Well, here are all my secrets, sources, and sewing tips from the quiet book I debuted a few weeks ago.  I hope that they will be useful to you and will inspire you to create one of these books too!

I simply ask that if you use any of my original templates or ideas that you kindly link them back here, just as I’ve done with the templates that were not my own ideas.  Other than that, enjoy them all!

quiet book tutorial, templates, and tricks

To create the quiet book page:

You will need lots of muslin.  This material is super durable and easy to work with.

1. Decide on your desired page size and create a template.  To make things easy on myself I decided to use a piece of 12×12 scrapbook paper as my template.

quiet book scrapbook paper template

2. Fold the muslin in half so you can get two pages with just one set of cutting!

quiet book muslin template diy

3. Trace your template onto the folded piece of muslin

diy quiet book template tracing

12x12 page template for quiet book

Step 4: Place pins in each of the four corners (to ensure identical size in both layers of muslin) and cut out your page.  I’m not a fan of rotary cutters so I just used plain scissors.

diy quiet book template page

Step 5: Decorate those pages! (Templates are below…read on).  After you have sewn all of your felt shapes onto the pages you will turn two pages together, right sides facing. (sorry no pics of this!)

I also used a layer of interfacing between the pages (for extra “oomph”).  If using a layer of interfacing you will need to cut it the same size of the pages (12×12 in my case.)

Step 6:

Layer the pages as shown in the *lovely* diagram below to make a little “page sandwich”:

quiet book page construction instructions diy

Step 7: Use LOTS of pins and pin the pages together (as shown above)  Sew, using a 1/2 seam allowance around the edges of your “page sandwich”.  BE SURE TO LEAVE 3 INCHES UNSEWN ON ONE SIDE!

Step 8: Use the opening you left to pull your pages through so they are facing the right way. The interfacing should now be sandwiched between the two pages (which are now facing, right sides out, away from each other).

Step 8: Hand stitch the opening closed.

Now for the fun stuff!

Here are links to templates for each page.  When you click on the “Adventures of Our Fami-Ly” links you’ll end up in my Google Docs and can just print the template from there.  If I used a template from another site you can click on through and print from their site.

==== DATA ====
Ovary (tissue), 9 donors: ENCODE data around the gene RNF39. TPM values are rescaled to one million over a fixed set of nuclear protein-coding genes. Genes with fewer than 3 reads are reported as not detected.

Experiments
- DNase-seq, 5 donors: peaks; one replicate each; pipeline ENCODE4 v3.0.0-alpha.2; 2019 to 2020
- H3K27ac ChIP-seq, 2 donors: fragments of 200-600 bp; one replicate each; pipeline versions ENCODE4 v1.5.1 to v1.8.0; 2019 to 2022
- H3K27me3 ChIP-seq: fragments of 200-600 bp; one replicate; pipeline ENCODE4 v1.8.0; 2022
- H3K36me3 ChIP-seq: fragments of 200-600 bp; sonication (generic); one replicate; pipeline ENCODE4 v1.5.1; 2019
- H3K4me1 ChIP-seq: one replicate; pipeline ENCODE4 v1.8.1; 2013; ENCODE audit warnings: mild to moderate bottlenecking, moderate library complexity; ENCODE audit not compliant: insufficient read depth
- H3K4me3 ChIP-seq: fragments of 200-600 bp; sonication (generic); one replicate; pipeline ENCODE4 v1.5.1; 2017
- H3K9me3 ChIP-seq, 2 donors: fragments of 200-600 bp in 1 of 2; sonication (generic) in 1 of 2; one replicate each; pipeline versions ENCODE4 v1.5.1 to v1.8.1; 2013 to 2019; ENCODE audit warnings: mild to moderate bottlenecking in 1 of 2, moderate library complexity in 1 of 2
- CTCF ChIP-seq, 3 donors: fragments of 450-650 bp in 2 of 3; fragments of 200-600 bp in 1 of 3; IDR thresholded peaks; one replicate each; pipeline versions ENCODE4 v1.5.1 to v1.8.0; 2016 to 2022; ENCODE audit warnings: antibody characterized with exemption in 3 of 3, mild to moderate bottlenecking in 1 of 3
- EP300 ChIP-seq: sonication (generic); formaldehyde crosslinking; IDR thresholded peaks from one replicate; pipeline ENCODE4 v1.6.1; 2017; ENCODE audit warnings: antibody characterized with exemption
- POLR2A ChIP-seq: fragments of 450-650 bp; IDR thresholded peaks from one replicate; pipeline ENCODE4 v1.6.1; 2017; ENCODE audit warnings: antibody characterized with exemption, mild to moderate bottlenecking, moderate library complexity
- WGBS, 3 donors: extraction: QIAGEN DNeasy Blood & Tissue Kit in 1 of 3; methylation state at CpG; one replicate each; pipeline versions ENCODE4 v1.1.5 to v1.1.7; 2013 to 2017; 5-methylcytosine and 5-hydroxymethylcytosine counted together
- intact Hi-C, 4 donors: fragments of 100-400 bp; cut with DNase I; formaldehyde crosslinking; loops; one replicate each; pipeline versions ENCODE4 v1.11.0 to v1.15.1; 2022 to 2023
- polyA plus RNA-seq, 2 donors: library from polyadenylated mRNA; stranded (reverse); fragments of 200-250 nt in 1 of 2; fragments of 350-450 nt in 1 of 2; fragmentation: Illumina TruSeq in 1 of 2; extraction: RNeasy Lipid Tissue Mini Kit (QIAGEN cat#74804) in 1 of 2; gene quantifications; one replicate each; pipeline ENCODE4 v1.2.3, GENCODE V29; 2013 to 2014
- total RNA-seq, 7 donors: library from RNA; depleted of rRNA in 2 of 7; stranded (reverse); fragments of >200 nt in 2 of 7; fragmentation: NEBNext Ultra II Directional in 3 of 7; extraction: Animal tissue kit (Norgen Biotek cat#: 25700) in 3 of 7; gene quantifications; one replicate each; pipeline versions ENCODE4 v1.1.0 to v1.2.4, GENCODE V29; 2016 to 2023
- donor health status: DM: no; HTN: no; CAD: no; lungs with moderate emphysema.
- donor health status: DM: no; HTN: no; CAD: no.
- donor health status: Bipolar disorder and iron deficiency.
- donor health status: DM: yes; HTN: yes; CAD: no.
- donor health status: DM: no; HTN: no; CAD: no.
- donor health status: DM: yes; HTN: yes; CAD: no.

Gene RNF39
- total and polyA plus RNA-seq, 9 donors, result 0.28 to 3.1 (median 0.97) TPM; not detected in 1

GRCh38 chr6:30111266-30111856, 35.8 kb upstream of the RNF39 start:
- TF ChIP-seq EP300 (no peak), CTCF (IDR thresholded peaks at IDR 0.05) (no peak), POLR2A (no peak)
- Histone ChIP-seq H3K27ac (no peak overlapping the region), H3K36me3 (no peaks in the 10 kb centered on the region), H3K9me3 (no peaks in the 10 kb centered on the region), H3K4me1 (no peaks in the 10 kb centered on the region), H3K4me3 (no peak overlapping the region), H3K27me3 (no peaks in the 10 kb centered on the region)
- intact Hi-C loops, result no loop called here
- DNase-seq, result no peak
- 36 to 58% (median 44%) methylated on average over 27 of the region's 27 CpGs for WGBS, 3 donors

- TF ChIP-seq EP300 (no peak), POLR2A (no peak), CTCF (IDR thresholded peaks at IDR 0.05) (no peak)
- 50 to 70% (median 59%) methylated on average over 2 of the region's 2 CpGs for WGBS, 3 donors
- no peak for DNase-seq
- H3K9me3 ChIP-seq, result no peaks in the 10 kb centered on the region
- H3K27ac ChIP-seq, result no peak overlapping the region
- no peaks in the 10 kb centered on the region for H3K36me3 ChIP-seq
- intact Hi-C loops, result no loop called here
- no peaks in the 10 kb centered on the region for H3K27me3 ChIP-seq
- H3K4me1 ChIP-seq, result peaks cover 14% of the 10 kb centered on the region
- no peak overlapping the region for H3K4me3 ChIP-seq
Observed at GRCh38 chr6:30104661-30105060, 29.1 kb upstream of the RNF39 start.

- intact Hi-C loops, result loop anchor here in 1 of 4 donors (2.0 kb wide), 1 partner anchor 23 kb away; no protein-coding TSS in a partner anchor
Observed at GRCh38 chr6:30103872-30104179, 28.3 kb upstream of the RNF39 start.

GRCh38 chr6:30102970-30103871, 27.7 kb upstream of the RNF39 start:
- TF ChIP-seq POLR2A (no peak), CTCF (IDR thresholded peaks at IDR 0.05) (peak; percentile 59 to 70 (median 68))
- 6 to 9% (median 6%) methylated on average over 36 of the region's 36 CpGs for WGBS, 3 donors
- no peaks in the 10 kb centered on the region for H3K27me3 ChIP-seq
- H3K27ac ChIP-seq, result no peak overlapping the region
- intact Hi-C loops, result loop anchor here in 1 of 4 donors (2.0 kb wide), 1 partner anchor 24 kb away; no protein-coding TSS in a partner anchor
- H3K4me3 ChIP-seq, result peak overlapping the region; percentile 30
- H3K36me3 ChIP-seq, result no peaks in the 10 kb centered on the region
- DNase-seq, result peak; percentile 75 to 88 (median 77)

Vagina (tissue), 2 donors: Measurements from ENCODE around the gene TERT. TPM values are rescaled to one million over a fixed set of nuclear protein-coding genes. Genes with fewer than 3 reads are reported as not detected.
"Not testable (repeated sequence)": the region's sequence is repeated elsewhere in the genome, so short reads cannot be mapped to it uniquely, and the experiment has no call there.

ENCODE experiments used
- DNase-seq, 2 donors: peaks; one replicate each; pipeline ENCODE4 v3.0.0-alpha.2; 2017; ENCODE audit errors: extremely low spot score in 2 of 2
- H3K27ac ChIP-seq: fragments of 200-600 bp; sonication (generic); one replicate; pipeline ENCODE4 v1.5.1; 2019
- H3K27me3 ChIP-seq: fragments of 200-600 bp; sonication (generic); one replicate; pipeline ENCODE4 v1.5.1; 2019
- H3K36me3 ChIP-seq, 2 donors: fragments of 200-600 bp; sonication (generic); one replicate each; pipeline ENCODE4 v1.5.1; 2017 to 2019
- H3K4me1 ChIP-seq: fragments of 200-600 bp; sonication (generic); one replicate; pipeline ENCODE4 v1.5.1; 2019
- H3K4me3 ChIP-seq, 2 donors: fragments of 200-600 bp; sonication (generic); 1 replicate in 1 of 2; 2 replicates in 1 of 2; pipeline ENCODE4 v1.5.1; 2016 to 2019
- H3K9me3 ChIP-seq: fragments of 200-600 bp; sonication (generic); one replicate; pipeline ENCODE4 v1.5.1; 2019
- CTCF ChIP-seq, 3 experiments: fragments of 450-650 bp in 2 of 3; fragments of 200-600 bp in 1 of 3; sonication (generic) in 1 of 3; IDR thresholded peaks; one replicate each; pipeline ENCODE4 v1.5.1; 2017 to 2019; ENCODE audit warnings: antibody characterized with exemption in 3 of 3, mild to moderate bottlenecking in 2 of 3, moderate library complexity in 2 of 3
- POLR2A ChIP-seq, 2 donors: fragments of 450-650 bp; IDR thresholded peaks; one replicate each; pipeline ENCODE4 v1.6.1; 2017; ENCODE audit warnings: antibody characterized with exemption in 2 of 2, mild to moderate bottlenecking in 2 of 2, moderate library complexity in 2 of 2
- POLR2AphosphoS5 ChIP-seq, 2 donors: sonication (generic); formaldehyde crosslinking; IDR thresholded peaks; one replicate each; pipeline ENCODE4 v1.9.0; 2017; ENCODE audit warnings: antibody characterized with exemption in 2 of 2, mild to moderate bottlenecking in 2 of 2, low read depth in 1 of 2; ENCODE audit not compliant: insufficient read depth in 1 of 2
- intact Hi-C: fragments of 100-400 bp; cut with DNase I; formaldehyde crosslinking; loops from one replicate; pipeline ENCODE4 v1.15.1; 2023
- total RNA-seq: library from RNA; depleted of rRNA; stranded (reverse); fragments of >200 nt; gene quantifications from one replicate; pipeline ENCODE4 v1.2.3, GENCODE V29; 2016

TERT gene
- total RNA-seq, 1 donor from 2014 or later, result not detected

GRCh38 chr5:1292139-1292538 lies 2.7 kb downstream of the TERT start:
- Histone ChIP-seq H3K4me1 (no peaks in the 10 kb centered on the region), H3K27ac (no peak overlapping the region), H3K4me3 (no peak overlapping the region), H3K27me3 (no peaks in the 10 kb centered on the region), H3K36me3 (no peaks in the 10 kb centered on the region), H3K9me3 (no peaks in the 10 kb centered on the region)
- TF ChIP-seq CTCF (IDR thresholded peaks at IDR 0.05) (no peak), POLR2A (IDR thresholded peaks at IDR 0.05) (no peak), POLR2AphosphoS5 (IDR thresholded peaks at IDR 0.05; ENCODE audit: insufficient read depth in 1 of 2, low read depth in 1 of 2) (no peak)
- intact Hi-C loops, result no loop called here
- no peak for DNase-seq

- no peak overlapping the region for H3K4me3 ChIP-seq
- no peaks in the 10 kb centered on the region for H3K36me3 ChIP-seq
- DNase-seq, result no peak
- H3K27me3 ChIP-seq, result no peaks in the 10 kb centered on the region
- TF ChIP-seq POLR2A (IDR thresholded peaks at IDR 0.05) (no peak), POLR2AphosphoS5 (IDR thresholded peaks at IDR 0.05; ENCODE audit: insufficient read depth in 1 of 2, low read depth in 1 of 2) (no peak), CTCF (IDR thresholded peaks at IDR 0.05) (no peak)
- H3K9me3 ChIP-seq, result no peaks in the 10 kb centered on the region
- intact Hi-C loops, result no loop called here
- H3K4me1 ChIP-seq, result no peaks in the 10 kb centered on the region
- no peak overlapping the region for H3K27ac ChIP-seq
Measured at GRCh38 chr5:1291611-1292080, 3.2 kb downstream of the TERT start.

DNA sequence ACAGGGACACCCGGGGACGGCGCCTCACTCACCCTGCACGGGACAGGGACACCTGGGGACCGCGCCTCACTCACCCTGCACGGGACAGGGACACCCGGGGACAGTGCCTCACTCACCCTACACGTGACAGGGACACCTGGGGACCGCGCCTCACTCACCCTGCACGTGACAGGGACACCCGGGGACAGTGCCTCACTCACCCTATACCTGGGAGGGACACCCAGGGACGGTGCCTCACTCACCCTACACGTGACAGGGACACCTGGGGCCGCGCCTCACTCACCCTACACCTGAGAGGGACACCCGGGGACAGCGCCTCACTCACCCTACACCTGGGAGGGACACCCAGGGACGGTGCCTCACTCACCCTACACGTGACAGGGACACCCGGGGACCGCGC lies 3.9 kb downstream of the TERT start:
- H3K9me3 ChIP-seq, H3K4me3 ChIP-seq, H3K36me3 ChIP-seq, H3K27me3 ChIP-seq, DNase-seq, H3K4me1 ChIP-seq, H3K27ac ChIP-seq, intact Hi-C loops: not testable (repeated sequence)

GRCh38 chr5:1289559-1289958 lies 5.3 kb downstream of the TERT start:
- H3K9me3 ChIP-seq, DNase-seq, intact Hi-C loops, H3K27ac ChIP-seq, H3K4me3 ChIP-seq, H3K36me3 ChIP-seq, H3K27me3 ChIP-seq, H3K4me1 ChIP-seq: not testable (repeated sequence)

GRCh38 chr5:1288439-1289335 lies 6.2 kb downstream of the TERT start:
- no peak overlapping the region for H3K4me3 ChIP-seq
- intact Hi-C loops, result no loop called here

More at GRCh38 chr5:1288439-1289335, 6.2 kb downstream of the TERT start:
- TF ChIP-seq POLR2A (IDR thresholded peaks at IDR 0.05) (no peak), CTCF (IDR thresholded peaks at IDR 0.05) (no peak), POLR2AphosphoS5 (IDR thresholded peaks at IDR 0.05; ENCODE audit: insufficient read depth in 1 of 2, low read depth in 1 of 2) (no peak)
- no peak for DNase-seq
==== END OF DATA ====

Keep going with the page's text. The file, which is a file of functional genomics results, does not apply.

DIY-quiet-book-farm-animal-template_

Template: Homemade by Jill

Quiet-book-DIY-button-flower-templat

Template: Quiet Book Blog

Quiet-book-snap-on-apple-tree_thumb3

Template: Adventures of Our Fami-Ly, Quiet Book Blog

Quiet-book-felt-mail-box_thumb3

Template: Homemade by Jill, Adventures of Our Fami-Ly

Quiet-book-DIY-space-ship-felt-templ

Template: Homemade by Jill

Quiet-book-Chicago-skyline-template-[3]

Templates: Adventures of Our Fami-Ly (page 1), Adventures of Our Fami-Ly (page 2)

Quiet-book-clothesline-felt-socks_th

Template: Adventures of Our Fami-Ly

Quiet-book-felt-counting-numbers-pag

Counting-numbers-quiet-book-page_thu[1]

Template: Adventures of Our Fami-Ly

Northwestern-football-quiet-book-pag[4]

Template: Adventures of Our Fami-Ly

*I used binder rings to hold all the pages together. If you want to do this simply put eyelets or grommets on one side of your page.  You can use a piece of notebook paper to give you a template for holes that are evenly spaced apart.*

To make the cover:

Step 1: Cut two rectangles of fabric: To find your width: (page width x 2) + the diameter of your rings + 2″ for overhang + 1″ seam allowance. To find your height: page height + 2″ for overhang + 1″ seam allowance.

Since I had lots of muslin left over I used it and a piece of printed cotton.

quiet book cover templates

Step 2: Turn the fabric right sides facing, and sew them together using a 1/2 inch seam allowance.  BE SURE TO LEAVE 3 INCHES OF FABRIC UNSEWN!

quiet book cover instructions

Step 3: Using the 3 inch opening, pull your fabric right sides out then hand stitch the opening closed.

diy quiet book cover making instructions

Step 4: Make a strap to hold the cover closed.  Cut a strip of fabric 8 inches x approximately 14 inches. (Your length will be based on the thickness of your book)

Step 5: Fold the strip of fabric in half (so it is now 4 inches) and pin the opened side.

quiet book cover strap tutorial

Step 6: Stitch completely around the rectangle’s perimeter using a 1/4 seam allowance.

quiet book strap instructions

Step 7: Stitch a piece of sew-on Velcro to one end of the strap Fold your cover in half and decide where you’d like the strap to attach (this is on the front cover.) Then, sew on the other side of the Velcro in that spot.

Quiet-book-velcro-strap_thumb3